Trooper Charles C Bolton

20 Dec 1971

Charles Cecil Bolton was born in April 1923. He enlisted into The Queen's Royal Regiment on the 5th November 1941, before volunteering for the 1st Airborne Reconnaissance Squadron in 1942. He saw service with them in North Africa and Italy in 1943.

During training in the UK, Bolton proved every inch a typical airborne soldier when he was in a work party under Lt Dougie Galbraith comprising soldiers from both A and D Troops near Cirencester constructing a new camp. Bolton’s 21st birthday was coming up and he requested leave to travel home as his mother was going to hold a party for him. The leave request was refused as they were on duty and MPs were out in force rounding up deserters.

Bolton, therefore, asked his mates to cover for him, then set off home that afternoon to attend the party anyway. The next day when Lt Galbraith asked about Bolton’s whereabouts he was sent on “a merry dance” around the camp by Bolton’s mates.

The next morning Bolton returned early and on parade received a “hard stare” from Lt Galbraith who was keen to ensure his presence. Later, at lunch, Lt Galbraith approached Bolton and apologised for not being able to give him leave; Bolton replied "That's alright sir, I quite understand. Would you like a slice of my mum's birthday cake?".

At Arnhem on Sunday 17th September 1944, Bolton parachuted onto DZ-X near Heelsum. A member of No 12 Section, D Troop, he was the Number 1 on a Bren gun with Trooper Bert Welham acting as his Number 2. Together in a "D" Troop Headquarters jeep with Corporal George Dixon and Trooper Ron Brooker, they accompanied Major Gough in his search for Major-General Urquhart, and ended up at Arnhem Bridge. Gough mentioned Bolton in a 1967 interview:

Bolton garnered a fearsome reputation whilst defending his position at Arnhem Bridge, flicking the V sign at German troops before ducking into cover and taunting them. The Commanding Officer Maj Freddie Gough in particular remembered: "Bolton was crawling all over the place, sniping," says Gough, 'and every time he'd hit a German, he'd grin widely and say there goes another one of those bastards'.

Bolton was recommended for the Distinguished Conduct Medal for his actions at Arnhem, but was instead awarded the Dutch Bronze Cross in an agreement with the United States and the Dutch to commemorate soldiers with foreign awards. His citation reads:

On the night of September 17th 1944, Trooper Bolton was serving as Bren Gunner in a composite company guarding the road bridge at Arnhem. He was posted in a very exposed position in order effectively to cover the causeway and approaches to the bridge. He was continuously at his post day and night until September 20th when this force was recalled to Brigade Headquarters.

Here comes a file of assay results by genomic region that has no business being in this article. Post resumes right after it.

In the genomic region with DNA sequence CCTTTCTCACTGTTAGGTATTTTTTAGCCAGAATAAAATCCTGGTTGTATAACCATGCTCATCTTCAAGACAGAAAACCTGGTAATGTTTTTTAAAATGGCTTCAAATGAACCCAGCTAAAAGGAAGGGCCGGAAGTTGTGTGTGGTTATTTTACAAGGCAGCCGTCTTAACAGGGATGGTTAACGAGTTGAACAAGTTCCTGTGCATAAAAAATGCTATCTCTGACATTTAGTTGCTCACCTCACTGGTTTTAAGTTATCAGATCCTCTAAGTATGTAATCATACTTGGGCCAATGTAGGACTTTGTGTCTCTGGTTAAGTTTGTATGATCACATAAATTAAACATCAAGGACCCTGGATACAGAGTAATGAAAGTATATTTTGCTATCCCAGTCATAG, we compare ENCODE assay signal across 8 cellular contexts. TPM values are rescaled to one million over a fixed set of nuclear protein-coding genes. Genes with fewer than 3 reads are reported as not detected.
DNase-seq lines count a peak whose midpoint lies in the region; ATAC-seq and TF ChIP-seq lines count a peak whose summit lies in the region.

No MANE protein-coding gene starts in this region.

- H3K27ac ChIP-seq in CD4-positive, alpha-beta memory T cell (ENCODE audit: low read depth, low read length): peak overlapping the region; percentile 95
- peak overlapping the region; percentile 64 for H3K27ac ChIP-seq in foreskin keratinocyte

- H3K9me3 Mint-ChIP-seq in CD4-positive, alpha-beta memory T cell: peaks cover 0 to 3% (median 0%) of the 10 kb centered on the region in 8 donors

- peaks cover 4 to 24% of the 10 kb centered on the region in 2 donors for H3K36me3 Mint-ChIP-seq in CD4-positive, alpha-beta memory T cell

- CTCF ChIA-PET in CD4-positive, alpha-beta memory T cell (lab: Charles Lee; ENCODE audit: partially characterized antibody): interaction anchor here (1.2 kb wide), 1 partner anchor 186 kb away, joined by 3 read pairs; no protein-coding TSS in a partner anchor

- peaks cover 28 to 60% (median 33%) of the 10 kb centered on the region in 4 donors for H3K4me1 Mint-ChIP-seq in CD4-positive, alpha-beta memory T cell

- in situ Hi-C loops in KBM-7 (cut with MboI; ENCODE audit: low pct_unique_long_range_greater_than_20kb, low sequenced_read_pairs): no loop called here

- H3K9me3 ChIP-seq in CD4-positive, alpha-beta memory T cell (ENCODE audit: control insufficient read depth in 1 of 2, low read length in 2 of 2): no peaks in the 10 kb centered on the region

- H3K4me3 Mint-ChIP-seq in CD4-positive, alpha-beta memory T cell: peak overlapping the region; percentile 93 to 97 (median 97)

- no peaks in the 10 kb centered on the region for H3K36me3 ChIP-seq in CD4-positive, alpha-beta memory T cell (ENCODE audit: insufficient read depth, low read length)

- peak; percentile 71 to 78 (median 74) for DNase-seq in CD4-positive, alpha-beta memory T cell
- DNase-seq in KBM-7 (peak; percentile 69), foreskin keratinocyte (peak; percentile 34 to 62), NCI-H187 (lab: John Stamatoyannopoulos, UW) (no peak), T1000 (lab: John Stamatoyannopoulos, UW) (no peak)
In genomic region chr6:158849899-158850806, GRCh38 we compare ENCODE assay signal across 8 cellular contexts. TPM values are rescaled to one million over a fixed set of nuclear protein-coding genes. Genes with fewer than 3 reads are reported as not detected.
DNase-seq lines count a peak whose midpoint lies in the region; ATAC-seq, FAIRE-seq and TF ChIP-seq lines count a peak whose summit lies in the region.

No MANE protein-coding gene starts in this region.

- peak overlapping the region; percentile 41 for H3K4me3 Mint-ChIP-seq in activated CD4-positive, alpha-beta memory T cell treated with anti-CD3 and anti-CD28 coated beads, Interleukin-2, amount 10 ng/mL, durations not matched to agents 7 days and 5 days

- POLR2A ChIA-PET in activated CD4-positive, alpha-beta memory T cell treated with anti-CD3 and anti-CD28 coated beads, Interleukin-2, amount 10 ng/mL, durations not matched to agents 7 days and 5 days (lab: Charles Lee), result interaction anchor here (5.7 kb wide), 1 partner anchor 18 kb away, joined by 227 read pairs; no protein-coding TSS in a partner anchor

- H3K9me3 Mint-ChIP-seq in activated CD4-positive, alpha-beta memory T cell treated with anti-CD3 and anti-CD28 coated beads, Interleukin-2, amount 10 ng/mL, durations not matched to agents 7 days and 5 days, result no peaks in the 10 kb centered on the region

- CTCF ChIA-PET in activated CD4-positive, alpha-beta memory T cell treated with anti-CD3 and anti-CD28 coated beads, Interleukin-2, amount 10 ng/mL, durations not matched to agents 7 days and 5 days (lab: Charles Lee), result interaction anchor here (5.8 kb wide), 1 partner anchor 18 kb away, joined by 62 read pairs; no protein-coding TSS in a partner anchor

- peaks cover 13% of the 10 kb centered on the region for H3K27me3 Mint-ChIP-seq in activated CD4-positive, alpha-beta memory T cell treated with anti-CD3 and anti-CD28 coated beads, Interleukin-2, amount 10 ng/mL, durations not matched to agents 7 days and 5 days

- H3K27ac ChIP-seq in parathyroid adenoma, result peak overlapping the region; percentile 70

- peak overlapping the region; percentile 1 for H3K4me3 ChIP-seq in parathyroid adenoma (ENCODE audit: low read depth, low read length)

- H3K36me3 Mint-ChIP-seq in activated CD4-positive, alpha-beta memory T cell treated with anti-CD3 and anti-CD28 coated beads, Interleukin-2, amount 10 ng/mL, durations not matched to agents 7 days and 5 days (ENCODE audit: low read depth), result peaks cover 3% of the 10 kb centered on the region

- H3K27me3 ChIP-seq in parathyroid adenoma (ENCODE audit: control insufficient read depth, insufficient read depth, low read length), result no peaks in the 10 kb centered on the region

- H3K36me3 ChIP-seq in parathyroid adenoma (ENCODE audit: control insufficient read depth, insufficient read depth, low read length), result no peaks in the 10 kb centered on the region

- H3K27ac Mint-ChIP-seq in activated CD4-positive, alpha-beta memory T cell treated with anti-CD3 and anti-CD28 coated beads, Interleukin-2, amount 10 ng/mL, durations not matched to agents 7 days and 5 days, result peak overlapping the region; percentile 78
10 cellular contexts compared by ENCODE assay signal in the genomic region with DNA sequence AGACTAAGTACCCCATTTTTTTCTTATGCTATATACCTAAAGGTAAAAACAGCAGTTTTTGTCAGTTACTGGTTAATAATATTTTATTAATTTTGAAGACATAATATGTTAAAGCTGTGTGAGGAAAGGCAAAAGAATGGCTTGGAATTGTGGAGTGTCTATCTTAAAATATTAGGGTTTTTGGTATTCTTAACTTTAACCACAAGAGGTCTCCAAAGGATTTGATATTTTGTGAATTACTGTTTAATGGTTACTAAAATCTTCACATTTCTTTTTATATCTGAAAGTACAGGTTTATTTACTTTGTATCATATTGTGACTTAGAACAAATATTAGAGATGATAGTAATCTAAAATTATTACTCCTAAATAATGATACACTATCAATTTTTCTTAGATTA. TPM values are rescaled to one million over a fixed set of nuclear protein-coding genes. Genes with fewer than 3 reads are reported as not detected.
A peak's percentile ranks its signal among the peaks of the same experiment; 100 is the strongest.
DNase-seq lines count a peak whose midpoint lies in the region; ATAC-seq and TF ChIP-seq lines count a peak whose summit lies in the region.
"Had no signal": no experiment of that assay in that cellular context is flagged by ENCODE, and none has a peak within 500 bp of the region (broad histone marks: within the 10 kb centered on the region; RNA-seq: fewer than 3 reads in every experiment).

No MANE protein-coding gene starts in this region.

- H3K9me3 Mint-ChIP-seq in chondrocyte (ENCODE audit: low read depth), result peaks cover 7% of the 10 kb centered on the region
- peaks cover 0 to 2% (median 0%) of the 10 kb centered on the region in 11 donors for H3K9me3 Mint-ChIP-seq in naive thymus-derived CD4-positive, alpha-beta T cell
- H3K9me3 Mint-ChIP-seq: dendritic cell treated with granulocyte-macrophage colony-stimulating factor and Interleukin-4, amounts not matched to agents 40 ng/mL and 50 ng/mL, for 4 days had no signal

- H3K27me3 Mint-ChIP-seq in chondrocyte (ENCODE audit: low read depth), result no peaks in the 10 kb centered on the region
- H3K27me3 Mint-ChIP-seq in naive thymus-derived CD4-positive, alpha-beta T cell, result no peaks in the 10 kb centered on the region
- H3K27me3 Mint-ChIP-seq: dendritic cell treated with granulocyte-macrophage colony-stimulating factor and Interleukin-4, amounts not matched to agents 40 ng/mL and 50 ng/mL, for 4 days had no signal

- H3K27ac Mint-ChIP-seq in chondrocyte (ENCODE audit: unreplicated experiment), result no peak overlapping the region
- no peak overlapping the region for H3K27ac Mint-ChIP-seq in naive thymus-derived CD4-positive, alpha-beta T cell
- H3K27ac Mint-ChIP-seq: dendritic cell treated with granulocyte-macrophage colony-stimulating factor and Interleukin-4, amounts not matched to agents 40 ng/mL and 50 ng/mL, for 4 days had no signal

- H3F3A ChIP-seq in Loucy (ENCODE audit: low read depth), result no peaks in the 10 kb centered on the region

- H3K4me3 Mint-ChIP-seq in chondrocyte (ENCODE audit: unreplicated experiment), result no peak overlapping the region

It was largely due to the extreme accuracy of fire and coolness of this soldier that continuous attacks by the enemy were repulsed. He was always finding targets and used his weapon with devastating results. Throughout the action this soldiers cheerfulness, steadfastness and utter disregard of his own personal safety had the greatest effect upon the morale of all ranks.

Bolton was taken prisoner at the end of the fighting around Arnhem Bridge. After returning from a prisoner of war camp, he rejoined the Squadron on their return to the UK from Norway in late 1945. On hearing that the Squadron and 1st Airborne Division were to be disbanded, he volunteered to join the 21st Independent Parachute Company which became a part of the 6th Airborne Division, and was officially transferred on the 26th November 1945. He served with them in Palestine.

Charles Cecil Bolton died in an accident on 20 December 1971. A note regarding what happened to him appeared in the 1st Airborne Recce Squadron Newsletter, No.36, in November 1992, by Jack Watson, Honorary Secretary / Editor.

I have heard another story recently concerning his demise. He always came home from work by train, and just before the train pulled into his station it had to pass close to some allotments - whether one was his I don't know. Apparently he was in the habit of opening the carriage door and jumping off the train when reaching these allotments. On the last occasion, his parachute (metaphorically speaking) failed to open and he was killed. Don't ask me for further details because that's all I was told.

Many thanks to Bob Hilton for the information in this profile.

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